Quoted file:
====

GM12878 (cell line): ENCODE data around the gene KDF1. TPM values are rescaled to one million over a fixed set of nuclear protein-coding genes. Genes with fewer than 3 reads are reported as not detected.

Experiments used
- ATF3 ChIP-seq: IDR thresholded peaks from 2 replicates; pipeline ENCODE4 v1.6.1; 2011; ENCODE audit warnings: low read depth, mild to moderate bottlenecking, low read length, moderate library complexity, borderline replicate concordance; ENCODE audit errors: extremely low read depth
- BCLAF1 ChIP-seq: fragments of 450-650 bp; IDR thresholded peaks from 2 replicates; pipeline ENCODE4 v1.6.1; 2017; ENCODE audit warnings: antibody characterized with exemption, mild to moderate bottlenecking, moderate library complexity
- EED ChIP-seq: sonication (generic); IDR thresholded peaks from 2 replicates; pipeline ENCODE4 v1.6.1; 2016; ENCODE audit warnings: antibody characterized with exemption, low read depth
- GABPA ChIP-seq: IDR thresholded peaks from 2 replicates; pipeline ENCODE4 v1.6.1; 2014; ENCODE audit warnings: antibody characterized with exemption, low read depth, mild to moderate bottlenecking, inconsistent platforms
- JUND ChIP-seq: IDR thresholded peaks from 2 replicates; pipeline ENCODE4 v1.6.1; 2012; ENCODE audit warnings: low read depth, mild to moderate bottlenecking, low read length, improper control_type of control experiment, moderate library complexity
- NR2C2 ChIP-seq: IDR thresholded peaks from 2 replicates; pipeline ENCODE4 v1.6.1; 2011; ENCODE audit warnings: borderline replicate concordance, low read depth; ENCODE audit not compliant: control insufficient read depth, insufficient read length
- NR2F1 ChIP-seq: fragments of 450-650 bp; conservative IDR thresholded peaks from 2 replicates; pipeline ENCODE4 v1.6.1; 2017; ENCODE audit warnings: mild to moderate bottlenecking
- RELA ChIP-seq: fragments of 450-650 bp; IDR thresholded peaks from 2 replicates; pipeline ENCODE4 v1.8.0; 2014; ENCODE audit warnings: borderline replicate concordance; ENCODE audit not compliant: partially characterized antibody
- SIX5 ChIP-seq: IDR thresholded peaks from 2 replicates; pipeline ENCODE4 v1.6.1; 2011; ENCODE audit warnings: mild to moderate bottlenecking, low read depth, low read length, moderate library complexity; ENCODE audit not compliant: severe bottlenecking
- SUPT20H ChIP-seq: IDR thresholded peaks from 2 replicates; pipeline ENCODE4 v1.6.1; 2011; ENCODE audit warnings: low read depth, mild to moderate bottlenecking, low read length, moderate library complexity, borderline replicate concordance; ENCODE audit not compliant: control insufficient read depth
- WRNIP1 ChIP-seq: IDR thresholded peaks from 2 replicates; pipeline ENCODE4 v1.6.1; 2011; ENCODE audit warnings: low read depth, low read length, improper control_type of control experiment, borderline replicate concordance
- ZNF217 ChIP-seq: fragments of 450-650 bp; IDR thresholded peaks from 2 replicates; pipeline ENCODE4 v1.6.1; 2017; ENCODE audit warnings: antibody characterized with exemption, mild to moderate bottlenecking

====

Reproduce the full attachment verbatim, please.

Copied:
GM12878 (cell line): ENCODE data around the gene KDF1. TPM values are rescaled to one million over a fixed set of nuclear protein-coding genes. Genes with fewer than 3 reads are reported as not detected.

Experiments used
- ATF3 ChIP-seq: IDR thresholded peaks from 2 replicates; pipeline ENCODE4 v1.6.1; 2011; ENCODE audit warnings: low read depth, mild to moderate bottlenecking, low read length, moderate library complexity, borderline replicate concordance; ENCODE audit errors: extremely low read depth
- BCLAF1 ChIP-seq: fragments of 450-650 bp; IDR thresholded peaks from 2 replicates; pipeline ENCODE4 v1.6.1; 2017; ENCODE audit warnings: antibody characterized with exemption, mild to moderate bottlenecking, moderate library complexity
- EED ChIP-seq: sonication (generic); IDR thresholded peaks from 2 replicates; pipeline ENCODE4 v1.6.1; 2016; ENCODE audit warnings: antibody characterized with exemption, low read depth
- GABPA ChIP-seq: IDR thresholded peaks from 2 replicates; pipeline ENCODE4 v1.6.1; 2014; ENCODE audit warnings: antibody characterized with exemption, low read depth, mild to moderate bottlenecking, inconsistent platforms
- JUND ChIP-seq: IDR thresholded peaks from 2 replicates; pipeline ENCODE4 v1.6.1; 2012; ENCODE audit warnings: low read depth, mild to moderate bottlenecking, low read length, improper control_type of control experiment, moderate library complexity
- NR2C2 ChIP-seq: IDR thresholded peaks from 2 replicates; pipeline ENCODE4 v1.6.1; 2011; ENCODE audit warnings: borderline replicate concordance, low read depth; ENCODE audit not compliant: control insufficient read depth, insufficient read length
- NR2F1 ChIP-seq: fragments of 450-650 bp; conservative IDR thresholded peaks from 2 replicates; pipeline ENCODE4 v1.6.1; 2017; ENCODE audit warnings: mild to moderate bottlenecking
- RELA ChIP-seq: fragments of 450-650 bp; IDR thresholded peaks from 2 replicates; pipeline ENCODE4 v1.8.0; 2014; ENCODE audit warnings: borderline replicate concordance; ENCODE audit not compliant: partially characterized antibody
- SIX5 ChIP-seq: IDR thresholded peaks from 2 replicates; pipeline ENCODE4 v1.6.1; 2011; ENCODE audit warnings: mild to moderate bottlenecking, low read depth, low read length, moderate library complexity; ENCODE audit not compliant: severe bottlenecking
- SUPT20H ChIP-seq: IDR thresholded peaks from 2 replicates; pipeline ENCODE4 v1.6.1; 2011; ENCODE audit warnings: low read depth, mild to moderate bottlenecking, low read length, moderate library complexity, borderline replicate concordance; ENCODE audit not compliant: control insufficient read depth
- WRNIP1 ChIP-seq: IDR thresholded peaks from 2 replicates; pipeline ENCODE4 v1.6.1; 2011; ENCODE audit warnings: low read depth, low read length, improper control_type of control experiment, borderline replicate concordance
- ZNF217 ChIP-seq: fragments of 450-650 bp; IDR thresholded peaks from 2 replicates; pipeline ENCODE4 v1.6.1; 2017; ENCODE audit warnings: antibody characterized with exemption, mild to moderate bottlenecking